25 votes
Accepted

When and why did the word "pasta" become commonly used?

According to Merriam-Webster's Eleventh Collegiate Dictionary, the word pasta has appeared in English publications since at least 1847—but you wouldn't know it by checking editions of Webster's ...
  • 153k
6 votes

What is it called when X of Xs is used with superlative meaning?

The superlative constructions like the king of kings goes back to Old English and it is a borrowing from Biblical Latin (rex regum, saecula saeculorum). It can be ultimately traced back to Hebrew. The ...
  • 55.8k
5 votes

When and why did the word "pasta" become commonly used?

Ngram suggests it was around 1980.
  • 22.7k
4 votes

Is the term "mobile set" correct?

It is an obsolete usage. In the early days of radio, it was common to talk of a radio set, or television set as the device for receiving the communication using radio or television waves. Over time, ...
  • 13k
3 votes

Is there a word meaning both Sentient and Sapient?

The simple answer to your main question is likely to be that there is no single word. If, for an example investigation, we compare synonyms offered by Thesaurus.com in a Venn diagram composed as below,...
  • 25.2k
2 votes
Accepted

Term for pronouns for which it is unclear what they refer to

"Ambiguous antecedent" is the most concise and accurate description of the error you are discussing. Fowler uses the term "principal" rather than antecedent, but antecedent is what ...
2 votes

Delusional? delusions of grandeur? paranoid? Help!

Tell that person he/she is "misinformed". That is not so negative and judgmental as "delusional" or "paranoid".
  • 22.7k
2 votes
Accepted

Is the term "mobile set" correct?

Yes, it seems like "mobile set" is idiomatic and current in Indian English and perhaps some other dialects: Pickpockets take fancy to politicians' cellphones (Patna News - Times of India): &...
  • 59.5k
2 votes

How to make it clear that there is no pun when using "irrational fear" in the subject of mathematics

I think the word you're looking for is "phobia". Irrational fear is essentially the definition of phobia (as someone who has several specific phobias, see also APA Dictionary of Psychology).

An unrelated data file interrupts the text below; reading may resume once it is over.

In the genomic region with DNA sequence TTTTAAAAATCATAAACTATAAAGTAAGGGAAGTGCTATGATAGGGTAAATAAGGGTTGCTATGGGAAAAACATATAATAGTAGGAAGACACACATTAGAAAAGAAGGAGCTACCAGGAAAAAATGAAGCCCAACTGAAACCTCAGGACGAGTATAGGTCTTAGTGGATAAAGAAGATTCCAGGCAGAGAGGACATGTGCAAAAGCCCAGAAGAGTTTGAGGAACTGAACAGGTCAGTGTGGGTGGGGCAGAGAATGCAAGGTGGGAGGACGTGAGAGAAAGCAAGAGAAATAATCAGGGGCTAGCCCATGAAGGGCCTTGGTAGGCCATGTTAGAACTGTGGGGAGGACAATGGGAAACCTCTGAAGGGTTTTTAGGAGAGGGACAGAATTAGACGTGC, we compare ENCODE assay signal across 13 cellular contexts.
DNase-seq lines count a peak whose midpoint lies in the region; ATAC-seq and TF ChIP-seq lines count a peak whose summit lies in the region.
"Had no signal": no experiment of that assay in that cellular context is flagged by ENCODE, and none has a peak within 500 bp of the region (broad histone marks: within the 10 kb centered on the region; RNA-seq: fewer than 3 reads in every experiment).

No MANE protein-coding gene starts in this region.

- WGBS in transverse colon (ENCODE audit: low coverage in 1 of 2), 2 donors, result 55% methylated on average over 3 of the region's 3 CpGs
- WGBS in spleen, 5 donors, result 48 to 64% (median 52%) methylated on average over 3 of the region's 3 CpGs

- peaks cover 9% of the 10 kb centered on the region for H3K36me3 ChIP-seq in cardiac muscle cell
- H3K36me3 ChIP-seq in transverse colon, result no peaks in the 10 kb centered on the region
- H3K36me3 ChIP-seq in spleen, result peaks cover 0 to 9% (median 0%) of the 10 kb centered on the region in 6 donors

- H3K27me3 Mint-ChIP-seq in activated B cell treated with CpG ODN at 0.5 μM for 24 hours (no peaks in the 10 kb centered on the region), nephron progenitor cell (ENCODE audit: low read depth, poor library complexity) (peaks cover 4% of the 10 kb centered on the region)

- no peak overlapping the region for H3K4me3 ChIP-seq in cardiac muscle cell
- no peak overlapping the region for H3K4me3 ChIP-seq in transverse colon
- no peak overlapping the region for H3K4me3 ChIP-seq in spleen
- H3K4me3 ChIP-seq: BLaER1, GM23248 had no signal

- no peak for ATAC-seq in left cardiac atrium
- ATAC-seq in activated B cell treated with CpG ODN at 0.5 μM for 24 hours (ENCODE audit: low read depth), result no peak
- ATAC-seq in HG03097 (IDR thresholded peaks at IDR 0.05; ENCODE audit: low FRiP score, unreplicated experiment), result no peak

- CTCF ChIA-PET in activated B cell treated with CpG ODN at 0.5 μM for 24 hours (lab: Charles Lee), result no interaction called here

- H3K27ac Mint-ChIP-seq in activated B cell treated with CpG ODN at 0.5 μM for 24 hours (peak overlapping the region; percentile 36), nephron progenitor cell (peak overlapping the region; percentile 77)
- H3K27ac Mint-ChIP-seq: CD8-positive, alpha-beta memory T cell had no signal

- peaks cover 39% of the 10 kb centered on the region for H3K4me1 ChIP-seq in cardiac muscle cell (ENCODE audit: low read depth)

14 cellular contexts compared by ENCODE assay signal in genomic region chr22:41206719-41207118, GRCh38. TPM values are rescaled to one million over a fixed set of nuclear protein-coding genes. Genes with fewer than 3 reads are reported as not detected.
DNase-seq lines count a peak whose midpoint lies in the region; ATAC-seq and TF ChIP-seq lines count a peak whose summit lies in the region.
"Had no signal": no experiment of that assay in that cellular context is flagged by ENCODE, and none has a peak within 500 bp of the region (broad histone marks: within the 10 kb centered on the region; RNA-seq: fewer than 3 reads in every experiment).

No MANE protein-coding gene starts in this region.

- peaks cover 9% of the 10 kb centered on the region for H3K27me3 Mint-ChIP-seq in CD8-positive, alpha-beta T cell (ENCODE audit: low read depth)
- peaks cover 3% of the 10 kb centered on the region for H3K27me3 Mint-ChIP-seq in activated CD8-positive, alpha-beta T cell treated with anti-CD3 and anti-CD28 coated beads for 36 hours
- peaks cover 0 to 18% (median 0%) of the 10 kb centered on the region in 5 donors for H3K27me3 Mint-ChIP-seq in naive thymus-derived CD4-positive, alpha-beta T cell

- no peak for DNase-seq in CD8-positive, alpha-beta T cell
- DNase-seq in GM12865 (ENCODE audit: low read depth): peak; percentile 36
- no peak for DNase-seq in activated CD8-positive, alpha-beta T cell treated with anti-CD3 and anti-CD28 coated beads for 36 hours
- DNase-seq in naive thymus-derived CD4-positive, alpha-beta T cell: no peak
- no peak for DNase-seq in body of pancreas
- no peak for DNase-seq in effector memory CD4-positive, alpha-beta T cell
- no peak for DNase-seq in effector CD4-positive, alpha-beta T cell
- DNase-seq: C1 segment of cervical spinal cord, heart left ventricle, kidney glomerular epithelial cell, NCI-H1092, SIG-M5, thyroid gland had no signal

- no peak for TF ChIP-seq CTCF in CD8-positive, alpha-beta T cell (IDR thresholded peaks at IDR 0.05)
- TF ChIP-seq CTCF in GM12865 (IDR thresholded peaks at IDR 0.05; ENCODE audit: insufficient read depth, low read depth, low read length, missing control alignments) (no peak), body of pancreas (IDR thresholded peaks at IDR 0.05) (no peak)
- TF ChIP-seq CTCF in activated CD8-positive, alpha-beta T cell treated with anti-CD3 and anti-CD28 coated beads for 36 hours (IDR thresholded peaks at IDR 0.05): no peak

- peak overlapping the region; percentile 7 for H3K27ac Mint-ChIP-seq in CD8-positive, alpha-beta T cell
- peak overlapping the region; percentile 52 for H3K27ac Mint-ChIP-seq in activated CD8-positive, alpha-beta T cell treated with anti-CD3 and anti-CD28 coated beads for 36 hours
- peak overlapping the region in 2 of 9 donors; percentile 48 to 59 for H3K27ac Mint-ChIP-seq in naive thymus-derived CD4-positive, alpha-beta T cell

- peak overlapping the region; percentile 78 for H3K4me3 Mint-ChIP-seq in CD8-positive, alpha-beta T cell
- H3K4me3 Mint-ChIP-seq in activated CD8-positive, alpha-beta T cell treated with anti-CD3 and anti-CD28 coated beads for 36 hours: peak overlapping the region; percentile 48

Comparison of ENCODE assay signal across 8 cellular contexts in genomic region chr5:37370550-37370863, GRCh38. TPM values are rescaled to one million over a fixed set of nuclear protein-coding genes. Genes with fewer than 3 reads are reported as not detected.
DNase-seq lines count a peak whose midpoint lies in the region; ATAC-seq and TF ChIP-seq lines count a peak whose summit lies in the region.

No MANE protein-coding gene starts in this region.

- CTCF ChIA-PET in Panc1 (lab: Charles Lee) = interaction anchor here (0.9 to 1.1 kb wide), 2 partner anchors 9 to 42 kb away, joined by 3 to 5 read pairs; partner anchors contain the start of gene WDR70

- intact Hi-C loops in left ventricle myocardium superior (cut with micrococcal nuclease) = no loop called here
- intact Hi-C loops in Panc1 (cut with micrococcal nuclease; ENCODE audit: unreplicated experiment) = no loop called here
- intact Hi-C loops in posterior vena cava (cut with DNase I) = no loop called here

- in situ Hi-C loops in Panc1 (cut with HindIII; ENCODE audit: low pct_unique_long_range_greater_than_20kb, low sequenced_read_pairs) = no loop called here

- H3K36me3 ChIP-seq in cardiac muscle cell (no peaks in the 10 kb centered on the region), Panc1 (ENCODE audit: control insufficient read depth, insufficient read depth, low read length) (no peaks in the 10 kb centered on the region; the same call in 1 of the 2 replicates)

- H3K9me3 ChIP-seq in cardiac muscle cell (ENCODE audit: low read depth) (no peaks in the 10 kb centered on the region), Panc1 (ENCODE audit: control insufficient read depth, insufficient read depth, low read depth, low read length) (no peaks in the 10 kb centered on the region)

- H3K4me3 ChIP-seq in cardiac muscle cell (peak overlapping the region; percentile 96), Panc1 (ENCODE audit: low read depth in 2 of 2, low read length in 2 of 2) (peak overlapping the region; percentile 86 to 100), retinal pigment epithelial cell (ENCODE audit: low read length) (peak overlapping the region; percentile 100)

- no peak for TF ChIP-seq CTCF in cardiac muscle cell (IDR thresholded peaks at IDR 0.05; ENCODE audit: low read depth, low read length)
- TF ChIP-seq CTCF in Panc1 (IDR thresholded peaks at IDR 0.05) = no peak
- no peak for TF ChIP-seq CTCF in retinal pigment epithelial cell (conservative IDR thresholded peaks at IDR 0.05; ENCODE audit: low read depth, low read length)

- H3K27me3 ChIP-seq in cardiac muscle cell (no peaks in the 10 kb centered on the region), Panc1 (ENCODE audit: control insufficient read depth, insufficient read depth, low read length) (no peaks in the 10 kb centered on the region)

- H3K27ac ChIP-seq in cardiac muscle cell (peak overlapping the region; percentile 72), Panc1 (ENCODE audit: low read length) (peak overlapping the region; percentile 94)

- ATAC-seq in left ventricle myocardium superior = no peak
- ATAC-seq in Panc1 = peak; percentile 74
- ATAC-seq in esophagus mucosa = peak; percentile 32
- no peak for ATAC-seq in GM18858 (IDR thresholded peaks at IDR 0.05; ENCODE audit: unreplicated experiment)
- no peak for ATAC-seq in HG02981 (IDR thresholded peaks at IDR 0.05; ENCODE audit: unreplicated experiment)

1 vote

When and why did the word "pasta" become commonly used?

Supposedly, pasta salad and pasta primavera became popular menu items in the early 80s, which was also reflected in pop culture. Don’t forget the wide range of ’80s movies that reflect ’80s food ...
  • 5,382
1 vote

How to make it clear that there is no pun when using "irrational fear" in the subject of mathematics

I think if you said "No pun intended" it would come out funny on its own. This is not your goal. For that reason you should use another word. Illogical or unreasonable as suggested above ...
  • 4,698
1 vote

Is the term "mobile set" correct?

In USA it is usually called a cell phone. In UK it is usually called a mobile phone. We don't say "mobile set", but it can be shortened to just mobile or cell (9b) The mobile phone is ...
  • 17.1k
1 vote
Accepted

Is there a word meaning both Sentient and Sapient?

As the question is about science fiction and terminology, neologisms would be acceptable; and neologisms are abundant in science fiction. There isn't an established word for this concept. A self-...
  • 55.8k
1 vote

Term for a multi-verb infinitive?

This has nothing to do with the infinitive. It's simply a coordination of verbs, in this case plain infinitivals. Which can happen anywhere you find a verb, or verb phrase. We [divide [and conquer]]. ...
  • 6,519

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